Tue. May 21st, 2024


by Rogier Fentener van Vlissingen


November 24th we had a workshop with best-selling author Gary Renard ( at the Al-Iman Community Center. Gary was presenting his 3rd book in his Disappearance of the Universe trilogy. In this same time period, Gary also released the full text of Pursah’s Gospel of Thomas (PGoTh) via his website (, so that people can either study it there, or print it out, and even use it as an insert in a book (it can be printed dual-sided on a single letter-size page). A flower arrangement of lilies that someone brought to the workshop, survived and became part of the Peace December celebrations. Lilies are a symbol of forgiveness, and thus a beautiful reflection of the thoughts behind Peace December.

I am no muslim, but the name Islam always speaks to me—the surrender of my will to God’s Will—which I would understand to be the Oneness of God, and to love my brother like myself. I’ve studied many muslim sages over the years, and done some reading of the Koran, and I was always fascinated by the notion that Mohammed clearly had a different reading of Jesus than Christianity did. One more clue that there were always different ways of looking at Jesus. With modern scholarship more and more of the early history has been unraveled, and the closer we get to the time of Jesus, the more we understand that there were almost as many ways of looking at him as there were people, and certainly the apostles did not have a very homogenous outlook either.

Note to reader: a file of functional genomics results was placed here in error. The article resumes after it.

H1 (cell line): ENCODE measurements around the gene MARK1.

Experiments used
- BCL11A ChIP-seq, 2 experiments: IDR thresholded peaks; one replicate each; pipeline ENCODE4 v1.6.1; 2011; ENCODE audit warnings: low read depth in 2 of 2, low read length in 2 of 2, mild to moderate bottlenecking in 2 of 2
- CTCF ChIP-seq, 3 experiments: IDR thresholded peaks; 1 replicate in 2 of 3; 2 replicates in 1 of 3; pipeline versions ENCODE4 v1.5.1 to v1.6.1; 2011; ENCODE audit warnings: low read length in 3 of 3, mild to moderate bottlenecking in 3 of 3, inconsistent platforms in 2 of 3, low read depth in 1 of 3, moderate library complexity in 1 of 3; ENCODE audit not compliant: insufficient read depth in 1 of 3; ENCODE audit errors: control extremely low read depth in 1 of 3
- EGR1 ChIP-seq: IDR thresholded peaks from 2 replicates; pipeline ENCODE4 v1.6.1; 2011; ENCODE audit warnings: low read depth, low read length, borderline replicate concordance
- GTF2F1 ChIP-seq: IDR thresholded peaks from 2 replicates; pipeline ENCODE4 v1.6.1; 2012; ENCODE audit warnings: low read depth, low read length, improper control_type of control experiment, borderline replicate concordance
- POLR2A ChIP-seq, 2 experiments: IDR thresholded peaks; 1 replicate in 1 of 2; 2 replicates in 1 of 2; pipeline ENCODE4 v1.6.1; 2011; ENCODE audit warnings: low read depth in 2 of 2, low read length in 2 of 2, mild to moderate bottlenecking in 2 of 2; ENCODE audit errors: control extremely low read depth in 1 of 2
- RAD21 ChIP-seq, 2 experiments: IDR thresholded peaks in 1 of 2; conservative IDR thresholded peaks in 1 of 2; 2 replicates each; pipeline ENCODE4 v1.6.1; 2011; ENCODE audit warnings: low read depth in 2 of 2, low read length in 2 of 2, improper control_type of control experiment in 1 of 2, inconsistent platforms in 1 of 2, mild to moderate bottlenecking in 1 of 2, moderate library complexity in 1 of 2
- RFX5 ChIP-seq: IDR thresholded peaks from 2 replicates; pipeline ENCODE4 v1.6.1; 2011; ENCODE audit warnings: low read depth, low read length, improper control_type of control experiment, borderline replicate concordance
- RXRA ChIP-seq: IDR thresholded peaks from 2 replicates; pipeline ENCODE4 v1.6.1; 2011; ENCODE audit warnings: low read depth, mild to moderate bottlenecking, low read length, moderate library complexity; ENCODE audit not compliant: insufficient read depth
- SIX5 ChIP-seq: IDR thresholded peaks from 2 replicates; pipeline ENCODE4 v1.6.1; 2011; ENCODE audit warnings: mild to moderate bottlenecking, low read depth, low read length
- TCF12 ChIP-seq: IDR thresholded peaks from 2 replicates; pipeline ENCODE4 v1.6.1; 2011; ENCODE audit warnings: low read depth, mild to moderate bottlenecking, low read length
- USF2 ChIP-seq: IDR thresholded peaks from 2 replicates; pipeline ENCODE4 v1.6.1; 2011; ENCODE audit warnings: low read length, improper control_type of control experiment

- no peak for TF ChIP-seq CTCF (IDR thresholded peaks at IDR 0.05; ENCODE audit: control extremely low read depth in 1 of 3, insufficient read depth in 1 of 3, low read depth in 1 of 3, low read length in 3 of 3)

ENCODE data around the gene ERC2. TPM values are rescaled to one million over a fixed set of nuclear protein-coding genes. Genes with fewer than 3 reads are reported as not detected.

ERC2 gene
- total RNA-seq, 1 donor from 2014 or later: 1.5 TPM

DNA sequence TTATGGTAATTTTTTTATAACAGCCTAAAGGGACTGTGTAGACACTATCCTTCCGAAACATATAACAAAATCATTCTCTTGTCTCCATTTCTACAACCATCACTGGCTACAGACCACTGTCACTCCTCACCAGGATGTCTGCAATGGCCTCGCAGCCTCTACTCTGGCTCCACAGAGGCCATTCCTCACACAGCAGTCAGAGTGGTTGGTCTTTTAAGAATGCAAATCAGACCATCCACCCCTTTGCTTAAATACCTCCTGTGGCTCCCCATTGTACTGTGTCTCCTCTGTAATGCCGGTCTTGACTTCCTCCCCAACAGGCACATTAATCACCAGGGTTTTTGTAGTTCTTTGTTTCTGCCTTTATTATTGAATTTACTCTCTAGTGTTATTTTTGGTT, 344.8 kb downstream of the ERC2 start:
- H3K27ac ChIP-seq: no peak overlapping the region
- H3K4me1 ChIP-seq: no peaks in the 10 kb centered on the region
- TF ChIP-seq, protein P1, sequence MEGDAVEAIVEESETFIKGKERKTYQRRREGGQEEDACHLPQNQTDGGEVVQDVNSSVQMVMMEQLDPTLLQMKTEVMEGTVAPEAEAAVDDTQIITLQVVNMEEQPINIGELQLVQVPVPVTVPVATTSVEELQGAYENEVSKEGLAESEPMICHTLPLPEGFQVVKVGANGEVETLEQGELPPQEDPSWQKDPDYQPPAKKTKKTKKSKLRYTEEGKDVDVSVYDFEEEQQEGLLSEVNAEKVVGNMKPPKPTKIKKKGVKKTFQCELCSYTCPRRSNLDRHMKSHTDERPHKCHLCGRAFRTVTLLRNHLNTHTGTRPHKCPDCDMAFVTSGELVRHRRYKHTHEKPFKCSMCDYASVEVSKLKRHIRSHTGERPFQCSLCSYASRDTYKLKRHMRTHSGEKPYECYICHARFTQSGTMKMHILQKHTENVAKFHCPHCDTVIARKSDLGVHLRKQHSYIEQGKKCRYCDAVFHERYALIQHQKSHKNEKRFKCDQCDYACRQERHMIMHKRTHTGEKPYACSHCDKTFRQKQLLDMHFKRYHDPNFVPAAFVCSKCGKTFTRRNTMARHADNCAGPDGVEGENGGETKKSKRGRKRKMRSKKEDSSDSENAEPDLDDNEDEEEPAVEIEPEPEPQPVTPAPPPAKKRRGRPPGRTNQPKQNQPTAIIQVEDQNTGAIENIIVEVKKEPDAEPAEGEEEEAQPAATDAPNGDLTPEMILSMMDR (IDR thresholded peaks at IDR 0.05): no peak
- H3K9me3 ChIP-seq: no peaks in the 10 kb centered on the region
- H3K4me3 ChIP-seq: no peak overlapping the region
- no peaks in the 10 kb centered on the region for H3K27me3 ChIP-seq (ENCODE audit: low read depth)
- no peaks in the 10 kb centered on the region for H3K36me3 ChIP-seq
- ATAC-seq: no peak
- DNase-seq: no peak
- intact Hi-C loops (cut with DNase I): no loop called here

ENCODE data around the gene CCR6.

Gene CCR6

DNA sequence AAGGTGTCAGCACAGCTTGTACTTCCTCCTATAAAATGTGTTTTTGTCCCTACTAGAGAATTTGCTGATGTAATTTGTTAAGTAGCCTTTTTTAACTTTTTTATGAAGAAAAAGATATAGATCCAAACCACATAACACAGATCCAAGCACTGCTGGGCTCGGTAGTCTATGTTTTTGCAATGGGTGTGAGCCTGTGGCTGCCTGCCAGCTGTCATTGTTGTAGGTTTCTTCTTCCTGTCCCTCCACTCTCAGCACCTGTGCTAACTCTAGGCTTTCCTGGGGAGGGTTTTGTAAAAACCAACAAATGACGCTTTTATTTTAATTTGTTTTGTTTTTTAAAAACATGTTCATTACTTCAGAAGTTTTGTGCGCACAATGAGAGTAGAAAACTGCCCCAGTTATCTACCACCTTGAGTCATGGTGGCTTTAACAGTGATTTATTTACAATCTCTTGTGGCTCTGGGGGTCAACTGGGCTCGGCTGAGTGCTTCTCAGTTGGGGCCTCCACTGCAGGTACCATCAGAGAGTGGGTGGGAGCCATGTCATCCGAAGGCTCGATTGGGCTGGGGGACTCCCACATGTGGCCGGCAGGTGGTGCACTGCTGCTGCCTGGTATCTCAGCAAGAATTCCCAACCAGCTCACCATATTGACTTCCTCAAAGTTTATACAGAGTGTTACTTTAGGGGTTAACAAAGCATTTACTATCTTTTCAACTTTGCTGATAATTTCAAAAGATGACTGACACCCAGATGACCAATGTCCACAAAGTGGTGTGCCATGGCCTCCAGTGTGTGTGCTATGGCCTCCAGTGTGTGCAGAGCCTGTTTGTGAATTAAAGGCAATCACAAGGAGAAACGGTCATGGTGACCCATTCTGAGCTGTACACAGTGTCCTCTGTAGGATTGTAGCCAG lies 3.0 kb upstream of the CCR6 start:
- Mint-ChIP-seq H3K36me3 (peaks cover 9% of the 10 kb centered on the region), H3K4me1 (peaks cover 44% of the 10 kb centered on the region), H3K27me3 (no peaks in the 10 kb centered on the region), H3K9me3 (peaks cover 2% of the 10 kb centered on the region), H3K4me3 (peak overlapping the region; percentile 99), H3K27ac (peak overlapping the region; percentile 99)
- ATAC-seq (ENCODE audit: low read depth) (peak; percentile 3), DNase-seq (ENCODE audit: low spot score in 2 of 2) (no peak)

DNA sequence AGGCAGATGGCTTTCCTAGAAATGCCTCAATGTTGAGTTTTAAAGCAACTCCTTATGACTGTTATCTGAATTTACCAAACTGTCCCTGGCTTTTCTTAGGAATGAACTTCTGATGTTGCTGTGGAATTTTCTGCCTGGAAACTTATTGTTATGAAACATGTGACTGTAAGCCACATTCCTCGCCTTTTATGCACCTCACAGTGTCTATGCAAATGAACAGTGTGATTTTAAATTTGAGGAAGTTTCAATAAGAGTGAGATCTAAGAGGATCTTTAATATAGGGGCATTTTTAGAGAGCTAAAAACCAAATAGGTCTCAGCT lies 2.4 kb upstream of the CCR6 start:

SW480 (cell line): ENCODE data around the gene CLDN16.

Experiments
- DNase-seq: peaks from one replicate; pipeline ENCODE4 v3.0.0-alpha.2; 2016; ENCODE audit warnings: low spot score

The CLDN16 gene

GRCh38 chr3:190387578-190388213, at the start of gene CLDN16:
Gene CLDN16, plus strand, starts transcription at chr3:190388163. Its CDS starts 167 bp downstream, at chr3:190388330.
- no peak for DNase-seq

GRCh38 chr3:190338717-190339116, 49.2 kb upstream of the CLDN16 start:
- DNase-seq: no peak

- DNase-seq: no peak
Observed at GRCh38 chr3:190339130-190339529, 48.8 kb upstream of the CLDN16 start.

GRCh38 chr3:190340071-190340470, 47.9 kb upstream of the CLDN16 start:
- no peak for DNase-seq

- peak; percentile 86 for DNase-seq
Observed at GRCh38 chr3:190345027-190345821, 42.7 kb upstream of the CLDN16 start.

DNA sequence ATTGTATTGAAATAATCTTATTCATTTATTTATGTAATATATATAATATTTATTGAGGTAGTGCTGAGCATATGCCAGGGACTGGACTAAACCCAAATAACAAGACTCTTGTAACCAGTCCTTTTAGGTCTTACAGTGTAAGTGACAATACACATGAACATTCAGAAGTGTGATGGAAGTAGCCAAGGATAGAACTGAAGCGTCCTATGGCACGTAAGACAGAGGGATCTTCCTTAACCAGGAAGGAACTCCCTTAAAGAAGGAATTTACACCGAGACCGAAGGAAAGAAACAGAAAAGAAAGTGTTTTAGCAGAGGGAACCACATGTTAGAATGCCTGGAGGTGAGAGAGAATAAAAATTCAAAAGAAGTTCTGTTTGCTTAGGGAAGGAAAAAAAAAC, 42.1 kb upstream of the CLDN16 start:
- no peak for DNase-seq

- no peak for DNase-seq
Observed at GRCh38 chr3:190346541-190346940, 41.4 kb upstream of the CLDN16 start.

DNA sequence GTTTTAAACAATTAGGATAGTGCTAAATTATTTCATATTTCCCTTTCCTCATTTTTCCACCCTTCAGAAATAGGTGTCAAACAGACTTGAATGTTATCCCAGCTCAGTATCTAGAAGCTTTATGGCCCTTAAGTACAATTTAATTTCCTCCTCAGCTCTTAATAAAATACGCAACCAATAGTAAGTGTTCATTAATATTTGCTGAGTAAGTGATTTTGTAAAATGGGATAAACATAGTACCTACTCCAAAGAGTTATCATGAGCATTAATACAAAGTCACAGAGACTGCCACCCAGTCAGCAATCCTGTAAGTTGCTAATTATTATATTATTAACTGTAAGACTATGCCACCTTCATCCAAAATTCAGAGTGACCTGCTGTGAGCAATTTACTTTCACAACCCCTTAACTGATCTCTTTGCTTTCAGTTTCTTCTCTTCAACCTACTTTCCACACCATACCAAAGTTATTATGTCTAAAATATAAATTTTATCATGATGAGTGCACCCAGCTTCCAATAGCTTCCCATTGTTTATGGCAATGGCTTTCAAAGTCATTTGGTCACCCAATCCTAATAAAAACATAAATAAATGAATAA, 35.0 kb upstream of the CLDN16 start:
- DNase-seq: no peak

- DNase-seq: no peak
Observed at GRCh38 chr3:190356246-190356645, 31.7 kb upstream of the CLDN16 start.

A bit of history is in order here… Thomas was one of the apostles, one of the original disciples of Jesus who is only summarily mentioned in the New Testament, but he apparently was the first to collect a written record of the teachings of Jesus, and his collection is known as the Thomas Gospel, and it is nothing more than a collection of sayings: Jesus said this, Jesus said that. No elaborate stories and no theology. After the crucifixion, Thomas first traveled to Syria, where apparently he wrote down these sayings. Thomas later traveled to India, where he died in Kerala, and was part of the genesis of Nestorian Christianity. Later writers of Gospel accounts quoted from Thomas, but only Mark, Luke, Matthew and John were eventually included in the New Testament by Bishop Athanasius in the year 367 CE, in a letter that defined the table of contents of the New Testament from that time forward. At the Council of Nicea in 325 CE it was through the force of the Emperor Constantine that all the many “Christianities” were temporarily consolidated into one. During that time period any literature that did not conform to the emerging orthodoxy was destroyed.